Since President Franklin D. Roosevelt signed the Social Security Act in 1935, the program has been one of the most important sources of income for retirees. Still, many people don’t really understand the nuances of it or how it’s changed over time.
Specifically, there have been three big shifts you may not be aware happened but that could have a profound impact on the money you receive from this nearly 86-year-old entitlement program.
1. Full retirement age was moved higher for younger people
The biggest change to Social Security since its inception, and the one impacting the majority of retirees, occurred as a result of 1983 amendments. It was a change to the full retirement age (FRA), which is the age you become eligible to receive your standard benefit. Claiming before FRA results in early filing penalties that permanently reduce monthly income.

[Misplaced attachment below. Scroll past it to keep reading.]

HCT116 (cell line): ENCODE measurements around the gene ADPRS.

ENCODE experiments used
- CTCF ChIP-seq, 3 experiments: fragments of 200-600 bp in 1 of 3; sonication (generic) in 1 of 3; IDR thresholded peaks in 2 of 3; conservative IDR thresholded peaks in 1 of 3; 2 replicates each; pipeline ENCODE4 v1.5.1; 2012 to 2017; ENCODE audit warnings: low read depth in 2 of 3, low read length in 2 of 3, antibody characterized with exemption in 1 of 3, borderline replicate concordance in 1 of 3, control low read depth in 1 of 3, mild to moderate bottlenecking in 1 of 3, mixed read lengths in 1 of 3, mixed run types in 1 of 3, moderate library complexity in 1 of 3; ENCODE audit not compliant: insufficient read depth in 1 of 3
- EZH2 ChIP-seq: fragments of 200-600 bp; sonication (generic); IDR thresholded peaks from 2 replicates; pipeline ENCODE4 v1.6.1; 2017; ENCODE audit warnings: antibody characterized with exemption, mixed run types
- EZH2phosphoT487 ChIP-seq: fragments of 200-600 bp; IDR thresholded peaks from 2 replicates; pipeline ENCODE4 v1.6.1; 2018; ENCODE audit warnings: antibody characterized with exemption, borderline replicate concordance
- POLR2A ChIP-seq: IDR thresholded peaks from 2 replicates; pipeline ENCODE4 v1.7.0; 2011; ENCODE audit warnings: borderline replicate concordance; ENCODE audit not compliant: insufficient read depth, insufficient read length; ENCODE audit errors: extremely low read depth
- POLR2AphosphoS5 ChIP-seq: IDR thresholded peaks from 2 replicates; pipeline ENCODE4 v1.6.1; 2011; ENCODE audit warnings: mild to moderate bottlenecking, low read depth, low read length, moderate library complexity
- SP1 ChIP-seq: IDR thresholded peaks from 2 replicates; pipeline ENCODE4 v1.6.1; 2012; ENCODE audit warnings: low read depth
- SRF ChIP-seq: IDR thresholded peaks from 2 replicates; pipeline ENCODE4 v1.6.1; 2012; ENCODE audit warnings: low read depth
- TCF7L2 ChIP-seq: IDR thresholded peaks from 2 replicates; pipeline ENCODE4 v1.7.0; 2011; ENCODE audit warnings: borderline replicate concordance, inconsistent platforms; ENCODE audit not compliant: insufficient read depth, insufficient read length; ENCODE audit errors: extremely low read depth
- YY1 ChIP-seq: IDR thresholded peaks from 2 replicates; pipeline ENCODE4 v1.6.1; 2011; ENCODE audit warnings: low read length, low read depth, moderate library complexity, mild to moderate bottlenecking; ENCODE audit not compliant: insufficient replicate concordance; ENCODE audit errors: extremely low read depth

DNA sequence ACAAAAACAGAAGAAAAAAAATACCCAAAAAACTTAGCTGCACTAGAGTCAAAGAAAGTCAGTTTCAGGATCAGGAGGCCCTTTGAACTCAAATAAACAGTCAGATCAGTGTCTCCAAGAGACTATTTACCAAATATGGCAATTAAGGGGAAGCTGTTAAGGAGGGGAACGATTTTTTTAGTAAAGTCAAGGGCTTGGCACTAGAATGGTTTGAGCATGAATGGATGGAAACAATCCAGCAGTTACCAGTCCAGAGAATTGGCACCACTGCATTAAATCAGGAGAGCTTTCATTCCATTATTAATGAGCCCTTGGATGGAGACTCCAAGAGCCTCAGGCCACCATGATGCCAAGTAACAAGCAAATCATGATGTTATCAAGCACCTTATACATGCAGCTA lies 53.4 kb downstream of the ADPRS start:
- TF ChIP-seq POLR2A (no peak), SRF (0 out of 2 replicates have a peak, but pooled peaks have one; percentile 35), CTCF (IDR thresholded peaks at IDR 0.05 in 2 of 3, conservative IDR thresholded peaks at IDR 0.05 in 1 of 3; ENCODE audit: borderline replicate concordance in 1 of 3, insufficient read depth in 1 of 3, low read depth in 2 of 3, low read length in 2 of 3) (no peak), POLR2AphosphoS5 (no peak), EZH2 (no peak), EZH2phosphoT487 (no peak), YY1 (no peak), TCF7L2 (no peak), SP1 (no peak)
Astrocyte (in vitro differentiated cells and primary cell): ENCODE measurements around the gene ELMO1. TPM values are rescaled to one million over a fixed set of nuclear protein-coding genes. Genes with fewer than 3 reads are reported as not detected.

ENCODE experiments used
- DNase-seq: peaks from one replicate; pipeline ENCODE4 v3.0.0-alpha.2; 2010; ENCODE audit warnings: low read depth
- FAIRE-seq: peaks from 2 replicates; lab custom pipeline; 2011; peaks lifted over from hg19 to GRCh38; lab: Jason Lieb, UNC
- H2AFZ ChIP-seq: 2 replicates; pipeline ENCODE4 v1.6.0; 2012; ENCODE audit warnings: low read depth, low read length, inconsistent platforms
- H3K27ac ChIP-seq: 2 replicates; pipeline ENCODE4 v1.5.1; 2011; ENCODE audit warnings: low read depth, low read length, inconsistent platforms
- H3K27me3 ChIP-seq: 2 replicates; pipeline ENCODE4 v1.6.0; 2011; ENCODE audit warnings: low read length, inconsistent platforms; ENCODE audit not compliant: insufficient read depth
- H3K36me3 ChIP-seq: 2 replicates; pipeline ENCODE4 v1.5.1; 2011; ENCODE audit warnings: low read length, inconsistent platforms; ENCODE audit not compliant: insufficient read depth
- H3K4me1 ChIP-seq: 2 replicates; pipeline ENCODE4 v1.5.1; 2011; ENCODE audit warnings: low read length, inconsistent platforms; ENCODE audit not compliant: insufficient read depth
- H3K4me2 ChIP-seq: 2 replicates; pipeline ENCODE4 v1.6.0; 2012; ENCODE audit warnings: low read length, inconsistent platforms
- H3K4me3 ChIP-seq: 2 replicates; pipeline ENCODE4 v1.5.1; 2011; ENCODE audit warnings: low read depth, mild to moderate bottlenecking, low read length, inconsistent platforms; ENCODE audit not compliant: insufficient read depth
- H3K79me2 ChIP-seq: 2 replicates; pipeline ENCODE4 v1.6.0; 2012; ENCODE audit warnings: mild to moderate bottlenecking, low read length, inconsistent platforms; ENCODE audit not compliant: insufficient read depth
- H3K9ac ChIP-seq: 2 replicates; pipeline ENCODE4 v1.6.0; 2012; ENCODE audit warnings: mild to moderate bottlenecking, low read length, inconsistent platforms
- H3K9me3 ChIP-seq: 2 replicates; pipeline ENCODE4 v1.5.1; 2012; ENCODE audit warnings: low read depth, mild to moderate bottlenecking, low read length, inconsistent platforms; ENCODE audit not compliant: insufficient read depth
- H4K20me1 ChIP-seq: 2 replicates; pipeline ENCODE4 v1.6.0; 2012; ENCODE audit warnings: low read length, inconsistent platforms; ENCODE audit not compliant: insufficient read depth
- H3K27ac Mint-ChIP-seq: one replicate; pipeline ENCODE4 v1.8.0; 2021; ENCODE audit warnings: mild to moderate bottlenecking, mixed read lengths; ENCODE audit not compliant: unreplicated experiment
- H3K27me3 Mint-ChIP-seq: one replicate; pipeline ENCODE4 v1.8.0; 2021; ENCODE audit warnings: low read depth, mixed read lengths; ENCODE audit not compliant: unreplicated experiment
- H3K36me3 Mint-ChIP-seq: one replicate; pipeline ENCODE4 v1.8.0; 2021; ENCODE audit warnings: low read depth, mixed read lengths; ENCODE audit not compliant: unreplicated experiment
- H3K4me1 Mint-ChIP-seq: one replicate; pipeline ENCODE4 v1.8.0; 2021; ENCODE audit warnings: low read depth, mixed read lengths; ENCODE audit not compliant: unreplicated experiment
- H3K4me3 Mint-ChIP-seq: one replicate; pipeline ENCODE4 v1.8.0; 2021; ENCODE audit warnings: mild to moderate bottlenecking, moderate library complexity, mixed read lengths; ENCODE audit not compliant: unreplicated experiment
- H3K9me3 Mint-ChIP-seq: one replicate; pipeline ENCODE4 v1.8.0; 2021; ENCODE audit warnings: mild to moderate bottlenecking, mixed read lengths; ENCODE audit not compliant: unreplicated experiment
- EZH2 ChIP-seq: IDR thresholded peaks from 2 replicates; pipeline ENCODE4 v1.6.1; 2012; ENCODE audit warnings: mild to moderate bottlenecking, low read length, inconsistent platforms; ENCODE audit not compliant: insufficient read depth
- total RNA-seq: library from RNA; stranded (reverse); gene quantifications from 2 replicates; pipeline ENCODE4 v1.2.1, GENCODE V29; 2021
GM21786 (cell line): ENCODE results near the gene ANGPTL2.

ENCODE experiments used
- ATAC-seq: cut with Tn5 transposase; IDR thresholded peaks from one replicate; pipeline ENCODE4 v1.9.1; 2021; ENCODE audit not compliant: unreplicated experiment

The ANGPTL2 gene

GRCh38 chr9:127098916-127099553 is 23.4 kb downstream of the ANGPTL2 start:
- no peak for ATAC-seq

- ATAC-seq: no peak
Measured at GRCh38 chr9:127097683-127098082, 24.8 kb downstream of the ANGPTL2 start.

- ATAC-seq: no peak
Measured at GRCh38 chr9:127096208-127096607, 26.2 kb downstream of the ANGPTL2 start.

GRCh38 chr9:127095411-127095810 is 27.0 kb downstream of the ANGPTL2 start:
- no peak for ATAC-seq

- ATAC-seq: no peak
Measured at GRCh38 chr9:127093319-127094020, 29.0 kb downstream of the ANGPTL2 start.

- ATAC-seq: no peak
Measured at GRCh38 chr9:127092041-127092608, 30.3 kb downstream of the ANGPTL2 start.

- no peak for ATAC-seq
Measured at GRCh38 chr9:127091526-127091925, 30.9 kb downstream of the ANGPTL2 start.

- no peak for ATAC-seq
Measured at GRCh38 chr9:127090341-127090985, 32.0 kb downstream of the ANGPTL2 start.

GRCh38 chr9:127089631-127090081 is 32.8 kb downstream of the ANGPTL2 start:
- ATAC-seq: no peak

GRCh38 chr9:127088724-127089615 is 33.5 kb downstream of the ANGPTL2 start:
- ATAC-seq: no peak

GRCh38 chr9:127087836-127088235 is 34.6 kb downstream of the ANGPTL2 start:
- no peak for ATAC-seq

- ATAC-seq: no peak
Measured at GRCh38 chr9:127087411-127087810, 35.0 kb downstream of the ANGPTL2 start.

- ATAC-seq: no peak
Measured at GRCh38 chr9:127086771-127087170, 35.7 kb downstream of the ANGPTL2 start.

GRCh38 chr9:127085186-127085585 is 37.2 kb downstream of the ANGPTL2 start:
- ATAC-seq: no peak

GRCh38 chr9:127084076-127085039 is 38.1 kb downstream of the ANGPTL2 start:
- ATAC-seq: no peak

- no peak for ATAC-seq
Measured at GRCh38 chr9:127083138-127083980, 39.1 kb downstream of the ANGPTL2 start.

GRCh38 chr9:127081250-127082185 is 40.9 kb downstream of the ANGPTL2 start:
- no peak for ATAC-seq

Full retirement age was originally set at 65. But the 1983 amendments gradually moved FRA back for those born in 1943 or later. And for those born in 1955 or after, FRA is actually moving up slowly from 66 to 67, with anyone born in 1960 or later not eligible for their standard benefit until 67.
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For those who still think of 65 as the standard age of retirement, this big change to Social Security could mean you must either wait longer than planned to claim…